- Please contact the Practice if you require any further information.
Karis Medical Centre shares information from medical records:
- to support medical research when the law allows us to do so, for example to learn more about why people get ill and what treatments might work best;
- we will also use your medical records to carry out research within the practice.
This is important because:
- the use of information from GP medical records is very useful in developing new treatments and medicines;
- medical researchers use information from medical records to help answer important questions about illnesses and disease so that improvements can be made to the care and treatment patients receive.
We share information with the medical research organisations with your explicit consent or when the law allows
You have the right to object to your identifiable information being used or shared for medical research purposes. Please speak to the practice if you wish to object
Checking the quality of care - national clinical audits
Karis Medical Centre contributes to national clinical audits so that healthcare can be checked and reviewed.
- Information from medical records can help doctors and other healthcare workers measure and check the quality of care which is provided to you.
- The results of the checks or audits can show where hospitals are doing well and where they need to improve.
- The results of the checks or audits are used to recommend improvements to patient care.
- Data are sent to NHS Digital, a national body with legal responsibilities to collect data.
- The data will include information about you, such as your NHS Number and date of birth and information about your health which is recorded in coded form - for example the code for diabetes or high blood pressure.
- We will only share your information for national clinical audits or checking purposes when the law allows.
- For more information about national clinical audits see the Healthcare Quality Improvements Partnership website: or phone 020 7997 7370.
You have the right to object to your identifiable information being shared for national clinical audits. Please contact the practice if you wish to object.
How your information is shared so that this practice can meet legal requirements
The law requires Karis Medical Centre to share information from your medical records in certain circumstances. Information is shared so that the NHS or Public Health England can, for example:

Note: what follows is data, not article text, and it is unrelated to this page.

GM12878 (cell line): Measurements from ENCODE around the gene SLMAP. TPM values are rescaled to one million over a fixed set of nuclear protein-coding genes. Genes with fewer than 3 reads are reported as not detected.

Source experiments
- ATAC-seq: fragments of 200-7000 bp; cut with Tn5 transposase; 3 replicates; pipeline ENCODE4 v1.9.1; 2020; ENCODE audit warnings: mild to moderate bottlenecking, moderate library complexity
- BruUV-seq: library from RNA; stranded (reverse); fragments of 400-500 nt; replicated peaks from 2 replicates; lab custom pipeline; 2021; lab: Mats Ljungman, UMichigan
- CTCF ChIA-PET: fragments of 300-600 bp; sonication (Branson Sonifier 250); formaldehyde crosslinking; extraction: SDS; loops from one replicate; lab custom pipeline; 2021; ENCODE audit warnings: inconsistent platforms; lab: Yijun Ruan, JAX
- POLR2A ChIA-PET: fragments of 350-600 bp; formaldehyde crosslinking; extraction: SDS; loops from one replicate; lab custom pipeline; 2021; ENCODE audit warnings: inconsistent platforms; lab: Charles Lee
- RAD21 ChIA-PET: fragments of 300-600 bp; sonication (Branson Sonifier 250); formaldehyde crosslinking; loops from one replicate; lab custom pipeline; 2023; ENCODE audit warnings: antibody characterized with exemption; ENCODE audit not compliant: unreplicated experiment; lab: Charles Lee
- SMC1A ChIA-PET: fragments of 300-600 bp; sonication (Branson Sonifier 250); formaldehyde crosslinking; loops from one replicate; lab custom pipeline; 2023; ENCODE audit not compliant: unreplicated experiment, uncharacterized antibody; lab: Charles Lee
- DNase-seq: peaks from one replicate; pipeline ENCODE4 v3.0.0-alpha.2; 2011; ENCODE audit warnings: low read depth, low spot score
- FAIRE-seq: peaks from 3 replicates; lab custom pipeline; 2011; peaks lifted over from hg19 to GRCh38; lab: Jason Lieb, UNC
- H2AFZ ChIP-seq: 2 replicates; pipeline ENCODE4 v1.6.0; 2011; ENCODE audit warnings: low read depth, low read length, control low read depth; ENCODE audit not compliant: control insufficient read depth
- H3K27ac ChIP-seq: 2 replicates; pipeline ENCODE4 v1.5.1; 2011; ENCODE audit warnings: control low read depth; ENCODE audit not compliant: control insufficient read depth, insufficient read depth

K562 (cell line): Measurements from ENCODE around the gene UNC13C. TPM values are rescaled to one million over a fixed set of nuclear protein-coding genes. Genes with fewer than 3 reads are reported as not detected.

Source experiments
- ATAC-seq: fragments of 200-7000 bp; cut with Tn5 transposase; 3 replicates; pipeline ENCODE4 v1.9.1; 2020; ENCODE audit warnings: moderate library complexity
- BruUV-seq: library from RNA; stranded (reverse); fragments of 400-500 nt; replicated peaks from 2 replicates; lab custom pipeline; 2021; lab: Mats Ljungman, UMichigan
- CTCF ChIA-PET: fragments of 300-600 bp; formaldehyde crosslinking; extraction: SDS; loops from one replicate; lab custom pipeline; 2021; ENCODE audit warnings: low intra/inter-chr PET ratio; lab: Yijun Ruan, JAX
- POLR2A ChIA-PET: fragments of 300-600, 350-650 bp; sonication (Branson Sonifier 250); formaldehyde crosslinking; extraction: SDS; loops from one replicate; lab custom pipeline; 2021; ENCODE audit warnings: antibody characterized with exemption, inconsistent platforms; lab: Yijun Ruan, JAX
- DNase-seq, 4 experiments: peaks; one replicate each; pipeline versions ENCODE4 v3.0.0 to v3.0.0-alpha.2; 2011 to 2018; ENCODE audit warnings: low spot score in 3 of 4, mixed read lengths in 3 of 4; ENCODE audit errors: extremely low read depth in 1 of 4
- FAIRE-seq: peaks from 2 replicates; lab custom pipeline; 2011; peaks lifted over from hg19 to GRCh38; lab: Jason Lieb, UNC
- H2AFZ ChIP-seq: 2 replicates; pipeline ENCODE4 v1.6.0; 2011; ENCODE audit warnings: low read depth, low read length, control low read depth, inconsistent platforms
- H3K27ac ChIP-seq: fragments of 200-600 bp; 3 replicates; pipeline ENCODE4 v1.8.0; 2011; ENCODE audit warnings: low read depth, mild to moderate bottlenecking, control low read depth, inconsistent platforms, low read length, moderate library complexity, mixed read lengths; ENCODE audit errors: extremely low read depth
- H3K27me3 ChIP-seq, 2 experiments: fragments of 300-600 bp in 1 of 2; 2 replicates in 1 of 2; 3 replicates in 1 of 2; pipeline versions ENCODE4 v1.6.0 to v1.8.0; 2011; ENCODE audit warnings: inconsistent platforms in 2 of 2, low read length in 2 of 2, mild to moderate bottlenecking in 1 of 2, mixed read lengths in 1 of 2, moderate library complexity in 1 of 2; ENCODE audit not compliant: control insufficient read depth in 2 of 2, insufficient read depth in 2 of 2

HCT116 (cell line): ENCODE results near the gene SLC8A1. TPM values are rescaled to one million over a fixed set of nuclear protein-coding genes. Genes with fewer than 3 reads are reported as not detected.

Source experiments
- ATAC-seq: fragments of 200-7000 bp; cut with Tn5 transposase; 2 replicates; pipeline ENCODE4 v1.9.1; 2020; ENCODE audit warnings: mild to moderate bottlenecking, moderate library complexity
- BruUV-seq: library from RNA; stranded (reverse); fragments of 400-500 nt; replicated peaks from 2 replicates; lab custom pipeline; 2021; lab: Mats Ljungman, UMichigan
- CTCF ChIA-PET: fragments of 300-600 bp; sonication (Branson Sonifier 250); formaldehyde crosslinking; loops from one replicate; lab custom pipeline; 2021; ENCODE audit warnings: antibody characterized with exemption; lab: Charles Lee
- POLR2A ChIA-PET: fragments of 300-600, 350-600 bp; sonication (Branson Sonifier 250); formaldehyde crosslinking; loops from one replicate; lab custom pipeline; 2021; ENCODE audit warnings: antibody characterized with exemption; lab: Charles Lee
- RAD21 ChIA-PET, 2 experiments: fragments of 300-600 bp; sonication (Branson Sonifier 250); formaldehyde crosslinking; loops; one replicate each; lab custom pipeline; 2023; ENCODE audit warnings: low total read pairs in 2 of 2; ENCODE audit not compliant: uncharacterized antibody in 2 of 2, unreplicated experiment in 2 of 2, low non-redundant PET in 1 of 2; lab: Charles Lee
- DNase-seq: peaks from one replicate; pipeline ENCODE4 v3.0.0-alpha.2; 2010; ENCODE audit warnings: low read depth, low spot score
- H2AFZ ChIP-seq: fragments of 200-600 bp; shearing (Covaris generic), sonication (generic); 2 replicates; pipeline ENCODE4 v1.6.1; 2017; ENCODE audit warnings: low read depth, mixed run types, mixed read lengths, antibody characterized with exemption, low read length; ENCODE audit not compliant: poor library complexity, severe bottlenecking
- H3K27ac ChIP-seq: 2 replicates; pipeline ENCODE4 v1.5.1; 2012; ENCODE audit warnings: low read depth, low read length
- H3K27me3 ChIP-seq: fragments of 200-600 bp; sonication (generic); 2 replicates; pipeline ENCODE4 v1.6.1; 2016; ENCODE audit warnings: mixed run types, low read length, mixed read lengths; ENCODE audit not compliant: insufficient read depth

- plan and manage services;
- check that the care being provided is safe;
- prevent infectious diseases from spreading.
We will share information with NHS Digital, the Care Quality Commission and local health protection team (or Public Health England) when the law requires us to do so. Please see below for more information.
We must also share your information if a court of law orders us to do so.
- NHS Digital is a national body which has legal responsibilities to collect information about health and social care services.
- It collects information from across the NHS in England and provides reports on how the NHS is performing. These reports help to plan and improve services to patients.
- This practice must comply with the law and will send data to NHS Digital, for example, when it is told to do so by the Secretary of State for Health or NHS England under the Health and Social Care Act 2012.
- More information about NHS Digital and how it uses information can be found at:
Care Quality Commission (CQC)
- The CQC regulates health and social care services to ensure that safe care is provided.
- The law says that we must report certain serious events to the CQC, for example, when patient safety has been put at risk.
- For more information about the CQC see:
- The law requires us to share data for public health reasons, for example to prevent the spread of infectious diseases or other diseases which threaten the health of the population.
- We will report the relevant information to local health protection team or Public Health England.
- For more information about Public Health England and disease reporting see:
National screening programmes
- The NHS provides national screening programmes so that certain diseases can be detected at an early stage.
- These screening programmes include bowel cancer, breast cancer, cervical cancer, aortic aneurysms and a diabetic eye screening service.
- The law allows us to share your contact information with Public Health England so that you can be invited to the relevant screening programme.
- More information can be found at: or speak to the practice.
- This helps us to provide you with a good experience when you visit our website and make improvements.